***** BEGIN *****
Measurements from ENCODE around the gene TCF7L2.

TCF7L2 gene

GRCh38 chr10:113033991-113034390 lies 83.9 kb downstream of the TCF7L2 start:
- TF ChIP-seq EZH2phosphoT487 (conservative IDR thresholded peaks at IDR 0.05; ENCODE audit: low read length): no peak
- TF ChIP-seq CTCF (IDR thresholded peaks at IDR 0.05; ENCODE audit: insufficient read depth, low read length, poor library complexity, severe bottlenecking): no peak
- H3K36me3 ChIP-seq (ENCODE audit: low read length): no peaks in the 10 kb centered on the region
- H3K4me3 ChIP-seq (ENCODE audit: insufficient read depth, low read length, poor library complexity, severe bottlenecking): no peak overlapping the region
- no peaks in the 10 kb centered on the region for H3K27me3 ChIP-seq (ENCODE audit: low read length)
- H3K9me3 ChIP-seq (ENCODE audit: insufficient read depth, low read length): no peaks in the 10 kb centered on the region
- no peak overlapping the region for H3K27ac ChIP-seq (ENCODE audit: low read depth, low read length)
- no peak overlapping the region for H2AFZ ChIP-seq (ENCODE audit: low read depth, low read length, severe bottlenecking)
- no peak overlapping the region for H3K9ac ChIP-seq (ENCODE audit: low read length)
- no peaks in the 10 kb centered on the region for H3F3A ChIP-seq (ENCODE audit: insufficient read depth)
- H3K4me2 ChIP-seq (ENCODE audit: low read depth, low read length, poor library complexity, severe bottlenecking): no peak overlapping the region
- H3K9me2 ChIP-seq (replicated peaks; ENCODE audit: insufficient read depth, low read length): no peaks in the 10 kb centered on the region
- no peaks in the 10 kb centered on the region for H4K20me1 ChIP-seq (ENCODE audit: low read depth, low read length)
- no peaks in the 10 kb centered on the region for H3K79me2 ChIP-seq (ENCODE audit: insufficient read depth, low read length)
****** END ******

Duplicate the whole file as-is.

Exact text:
Measurements from ENCODE around the gene TCF7L2.

TCF7L2 gene

GRCh38 chr10:113033991-113034390 lies 83.9 kb downstream of the TCF7L2 start:
- TF ChIP-seq EZH2phosphoT487 (conservative IDR thresholded peaks at IDR 0.05; ENCODE audit: low read length): no peak
- TF ChIP-seq CTCF (IDR thresholded peaks at IDR 0.05; ENCODE audit: insufficient read depth, low read length, poor library complexity, severe bottlenecking): no peak
- H3K36me3 ChIP-seq (ENCODE audit: low read length): no peaks in the 10 kb centered on the region
- H3K4me3 ChIP-seq (ENCODE audit: insufficient read depth, low read length, poor library complexity, severe bottlenecking): no peak overlapping the region
- no peaks in the 10 kb centered on the region for H3K27me3 ChIP-seq (ENCODE audit: low read length)
- H3K9me3 ChIP-seq (ENCODE audit: insufficient read depth, low read length): no peaks in the 10 kb centered on the region
- no peak overlapping the region for H3K27ac ChIP-seq (ENCODE audit: low read depth, low read length)
- no peak overlapping the region for H2AFZ ChIP-seq (ENCODE audit: low read depth, low read length, severe bottlenecking)
- no peak overlapping the region for H3K9ac ChIP-seq (ENCODE audit: low read length)
- no peaks in the 10 kb centered on the region for H3F3A ChIP-seq (ENCODE audit: insufficient read depth)
- H3K4me2 ChIP-seq (ENCODE audit: low read depth, low read length, poor library complexity, severe bottlenecking): no peak overlapping the region
- H3K9me2 ChIP-seq (replicated peaks; ENCODE audit: insufficient read depth, low read length): no peaks in the 10 kb centered on the region
- no peaks in the 10 kb centered on the region for H4K20me1 ChIP-seq (ENCODE audit: low read depth, low read length)
- no peaks in the 10 kb centered on the region for H3K79me2 ChIP-seq (ENCODE audit: insufficient read depth, low read length)